With Strata + Hadoop World soon upon us it is clear that Spark isRead More
What to expect from this week’s Hadoop World
This week sees one of the biggest events of the year for the big data industry, as experts from around the world converge on New York for the annual Strata + Hadoop World conference. Taking place at the city's Javits Center between October 15th and 17th, the event will see almost 200 sessions run across the three days, covering all the latest advances in Hadoop technology.
Keynote speakers at this year's event include Cloudera's chief technologist Eli Collins, who will be leading a session on how businesses can harness the immense power of big data, while avoiding the pitfalls that come along with it.
Elsewhere, director of market research at O'Reilly Media and chair of the Strata conferences Roger Magoulis will host a debate on the role of coding in big data. This will discuss whether it is possible to be a successful data scientist armed with only a knowledge of graphical tools such as Excel or Tableau to explore data, or whether coding skills will be required in order to make the most of tools like Hadoop, R and Spark.
Throughout the event, sessions will take place featuring case studies, best practice guides and Q&A events covering all aspects of big data technology, including how to scale up Hadoop deployments, how to visualise the data firms receive from their operations, and what the future of the industry is set to look like.
This year, one of the big topics for discussion will be Apache Spark, and how businesses will look to incorporate it and other in-memory processing solutions into their Hadoop deployments. As the volume and variety of data firms collect continues to grow at an exponential rate, demand to be able to process this quickly will also rise, as traditional technologies may begin to struggle under the strain.
Solutions such as Spark look to solve this by taking advantage of advances that have made memory cheaper and faster. And last month, Hortonworks announced it had extended Spark to improve the way it integrates with Hadoop's YARN system.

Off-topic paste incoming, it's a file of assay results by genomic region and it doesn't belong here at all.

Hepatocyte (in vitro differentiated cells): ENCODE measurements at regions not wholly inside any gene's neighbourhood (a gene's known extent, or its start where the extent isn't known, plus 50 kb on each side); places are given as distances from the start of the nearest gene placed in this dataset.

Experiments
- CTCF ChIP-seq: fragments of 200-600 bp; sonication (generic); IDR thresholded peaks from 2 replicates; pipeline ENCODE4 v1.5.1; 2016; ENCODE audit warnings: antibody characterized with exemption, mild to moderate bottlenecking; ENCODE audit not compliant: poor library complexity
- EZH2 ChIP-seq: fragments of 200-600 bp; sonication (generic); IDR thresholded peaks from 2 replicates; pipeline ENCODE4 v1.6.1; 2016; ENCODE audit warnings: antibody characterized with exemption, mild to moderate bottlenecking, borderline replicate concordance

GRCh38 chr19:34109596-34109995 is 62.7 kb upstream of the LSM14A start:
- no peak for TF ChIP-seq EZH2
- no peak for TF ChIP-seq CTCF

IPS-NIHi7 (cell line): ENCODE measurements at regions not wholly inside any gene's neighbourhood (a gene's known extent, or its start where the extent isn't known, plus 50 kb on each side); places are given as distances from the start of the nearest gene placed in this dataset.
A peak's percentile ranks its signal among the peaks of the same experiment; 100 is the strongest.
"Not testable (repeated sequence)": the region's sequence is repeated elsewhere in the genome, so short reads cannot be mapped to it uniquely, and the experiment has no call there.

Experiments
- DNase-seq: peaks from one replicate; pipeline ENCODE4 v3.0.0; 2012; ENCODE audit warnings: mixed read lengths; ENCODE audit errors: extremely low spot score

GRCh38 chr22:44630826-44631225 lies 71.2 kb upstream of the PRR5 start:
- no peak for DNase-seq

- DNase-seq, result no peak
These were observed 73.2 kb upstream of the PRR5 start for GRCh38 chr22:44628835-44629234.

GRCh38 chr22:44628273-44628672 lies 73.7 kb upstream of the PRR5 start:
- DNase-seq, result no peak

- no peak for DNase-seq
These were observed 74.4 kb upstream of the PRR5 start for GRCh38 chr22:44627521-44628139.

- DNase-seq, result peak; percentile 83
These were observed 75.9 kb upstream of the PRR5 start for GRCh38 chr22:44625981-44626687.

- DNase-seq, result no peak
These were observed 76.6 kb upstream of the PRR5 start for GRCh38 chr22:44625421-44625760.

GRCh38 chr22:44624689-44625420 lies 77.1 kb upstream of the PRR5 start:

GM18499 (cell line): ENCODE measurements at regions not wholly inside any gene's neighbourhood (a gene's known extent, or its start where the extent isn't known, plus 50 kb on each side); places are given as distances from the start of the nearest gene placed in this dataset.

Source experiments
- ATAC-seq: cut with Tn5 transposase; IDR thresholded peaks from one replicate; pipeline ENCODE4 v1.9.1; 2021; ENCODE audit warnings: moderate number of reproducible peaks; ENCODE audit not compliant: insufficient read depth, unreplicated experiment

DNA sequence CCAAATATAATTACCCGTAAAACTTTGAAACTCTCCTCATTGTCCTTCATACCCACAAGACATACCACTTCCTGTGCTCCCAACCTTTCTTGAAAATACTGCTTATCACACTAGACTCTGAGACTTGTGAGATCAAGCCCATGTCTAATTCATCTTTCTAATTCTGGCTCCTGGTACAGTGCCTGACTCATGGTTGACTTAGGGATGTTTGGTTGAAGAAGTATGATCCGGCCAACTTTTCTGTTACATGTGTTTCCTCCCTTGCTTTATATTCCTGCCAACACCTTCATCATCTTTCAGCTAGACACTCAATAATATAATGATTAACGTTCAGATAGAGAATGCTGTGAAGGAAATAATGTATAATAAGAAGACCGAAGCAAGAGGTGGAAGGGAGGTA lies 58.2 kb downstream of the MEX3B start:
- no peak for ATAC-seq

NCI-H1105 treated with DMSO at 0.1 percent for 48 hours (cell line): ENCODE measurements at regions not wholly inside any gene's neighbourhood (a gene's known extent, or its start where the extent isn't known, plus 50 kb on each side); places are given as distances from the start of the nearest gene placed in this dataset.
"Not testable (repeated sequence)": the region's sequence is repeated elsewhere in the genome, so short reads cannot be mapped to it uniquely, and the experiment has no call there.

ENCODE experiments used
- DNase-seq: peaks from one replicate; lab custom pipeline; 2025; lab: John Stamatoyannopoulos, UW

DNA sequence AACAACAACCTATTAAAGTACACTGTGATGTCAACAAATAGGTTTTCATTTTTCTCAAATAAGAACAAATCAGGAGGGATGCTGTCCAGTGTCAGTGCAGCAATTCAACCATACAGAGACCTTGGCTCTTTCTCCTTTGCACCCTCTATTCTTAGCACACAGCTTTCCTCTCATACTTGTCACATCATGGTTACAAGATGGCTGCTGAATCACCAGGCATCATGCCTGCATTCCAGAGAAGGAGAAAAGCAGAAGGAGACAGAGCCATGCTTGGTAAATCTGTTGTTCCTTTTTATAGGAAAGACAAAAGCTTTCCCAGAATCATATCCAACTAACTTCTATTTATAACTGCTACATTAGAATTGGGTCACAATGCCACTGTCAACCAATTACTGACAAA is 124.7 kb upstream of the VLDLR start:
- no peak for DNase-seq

Some of the capabilities of the technology have already been demonstrated by Databricks, which claimed to have broken the world record for the fastest processing of big data.
The firm, founded by the creators of Spark, completed the third-party benchmarking test GraySort – which is a distributed sort of 100 terabytes of on-disk data – in just 23 minutes, using 206 machines with 6,592 cores. This smashed the previous best of 70 minutes, set by Yahoo! using a large, open-source Hadoop cluster of 2100 machines.
Ion Stoica, chief executive of Databricks, commented: "Beating this data processing record previously set on a large Hadoop MapReduce clusters not only validates the work we've done, but also demonstrates that Spark is fulfilling its promise to serve as a faster and more scalable engine for all data processing needs."
With businesses always looking for solutions that enable them to process large amounts of data at greater speed, the achievement may well lead to more companies taking a serious look at in-memory processing, so no doubt discussions on how best to incorporate this into big data solutions will be particularly prominent at this year's Strata + Hadoop World event.